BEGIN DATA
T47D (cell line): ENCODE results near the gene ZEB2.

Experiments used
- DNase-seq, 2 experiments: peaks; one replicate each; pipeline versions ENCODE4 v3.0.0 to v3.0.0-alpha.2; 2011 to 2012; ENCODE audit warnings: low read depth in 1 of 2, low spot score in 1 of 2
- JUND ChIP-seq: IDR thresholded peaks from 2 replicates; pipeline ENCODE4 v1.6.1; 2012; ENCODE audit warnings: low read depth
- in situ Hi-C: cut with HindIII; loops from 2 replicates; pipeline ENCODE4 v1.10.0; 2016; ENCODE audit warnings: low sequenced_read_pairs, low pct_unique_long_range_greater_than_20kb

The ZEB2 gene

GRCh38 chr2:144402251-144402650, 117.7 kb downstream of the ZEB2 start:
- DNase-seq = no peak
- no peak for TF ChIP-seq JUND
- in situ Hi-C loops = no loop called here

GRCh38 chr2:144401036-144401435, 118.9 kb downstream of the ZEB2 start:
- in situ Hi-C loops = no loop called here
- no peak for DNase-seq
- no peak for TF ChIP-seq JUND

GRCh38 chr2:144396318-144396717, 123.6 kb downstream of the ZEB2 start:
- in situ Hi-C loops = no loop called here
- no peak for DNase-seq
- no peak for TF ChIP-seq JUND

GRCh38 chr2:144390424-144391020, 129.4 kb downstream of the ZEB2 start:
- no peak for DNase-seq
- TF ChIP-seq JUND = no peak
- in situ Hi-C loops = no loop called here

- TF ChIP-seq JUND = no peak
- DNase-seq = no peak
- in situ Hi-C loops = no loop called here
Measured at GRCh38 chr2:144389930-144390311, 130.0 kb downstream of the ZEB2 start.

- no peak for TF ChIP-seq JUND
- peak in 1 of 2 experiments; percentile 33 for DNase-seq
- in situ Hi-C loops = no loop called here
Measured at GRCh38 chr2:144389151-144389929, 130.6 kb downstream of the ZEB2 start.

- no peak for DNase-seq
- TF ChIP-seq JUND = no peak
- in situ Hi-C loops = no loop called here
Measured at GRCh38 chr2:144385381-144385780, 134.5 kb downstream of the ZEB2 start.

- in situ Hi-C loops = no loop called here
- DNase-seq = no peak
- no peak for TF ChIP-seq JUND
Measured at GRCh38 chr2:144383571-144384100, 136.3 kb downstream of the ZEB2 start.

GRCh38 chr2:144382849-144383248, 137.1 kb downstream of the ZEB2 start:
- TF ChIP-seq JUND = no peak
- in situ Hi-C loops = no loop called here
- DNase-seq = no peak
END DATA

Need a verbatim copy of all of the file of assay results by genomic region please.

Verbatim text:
T47D (cell line): ENCODE results near the gene ZEB2.

Experiments used
- DNase-seq, 2 experiments: peaks; one replicate each; pipeline versions ENCODE4 v3.0.0 to v3.0.0-alpha.2; 2011 to 2012; ENCODE audit warnings: low read depth in 1 of 2, low spot score in 1 of 2
- JUND ChIP-seq: IDR thresholded peaks from 2 replicates; pipeline ENCODE4 v1.6.1; 2012; ENCODE audit warnings: low read depth
- in situ Hi-C: cut with HindIII; loops from 2 replicates; pipeline ENCODE4 v1.10.0; 2016; ENCODE audit warnings: low sequenced_read_pairs, low pct_unique_long_range_greater_than_20kb

The ZEB2 gene

GRCh38 chr2:144402251-144402650, 117.7 kb downstream of the ZEB2 start:
- DNase-seq = no peak
- no peak for TF ChIP-seq JUND
- in situ Hi-C loops = no loop called here

GRCh38 chr2:144401036-144401435, 118.9 kb downstream of the ZEB2 start:
- in situ Hi-C loops = no loop called here
- no peak for DNase-seq
- no peak for TF ChIP-seq JUND

GRCh38 chr2:144396318-144396717, 123.6 kb downstream of the ZEB2 start:
- in situ Hi-C loops = no loop called here
- no peak for DNase-seq
- no peak for TF ChIP-seq JUND

GRCh38 chr2:144390424-144391020, 129.4 kb downstream of the ZEB2 start:
- no peak for DNase-seq
- TF ChIP-seq JUND = no peak
- in situ Hi-C loops = no loop called here

- TF ChIP-seq JUND = no peak
- DNase-seq = no peak
- in situ Hi-C loops = no loop called here
Measured at GRCh38 chr2:144389930-144390311, 130.0 kb downstream of the ZEB2 start.

- no peak for TF ChIP-seq JUND
- peak in 1 of 2 experiments; percentile 33 for DNase-seq
- in situ Hi-C loops = no loop called here
Measured at GRCh38 chr2:144389151-144389929, 130.6 kb downstream of the ZEB2 start.

- no peak for DNase-seq
- TF ChIP-seq JUND = no peak
- in situ Hi-C loops = no loop called here
Measured at GRCh38 chr2:144385381-144385780, 134.5 kb downstream of the ZEB2 start.

- in situ Hi-C loops = no loop called here
- DNase-seq = no peak
- no peak for TF ChIP-seq JUND
Measured at GRCh38 chr2:144383571-144384100, 136.3 kb downstream of the ZEB2 start.

GRCh38 chr2:144382849-144383248, 137.1 kb downstream of the ZEB2 start:
- TF ChIP-seq JUND = no peak
- in situ Hi-C loops = no loop called here
- DNase-seq = no peak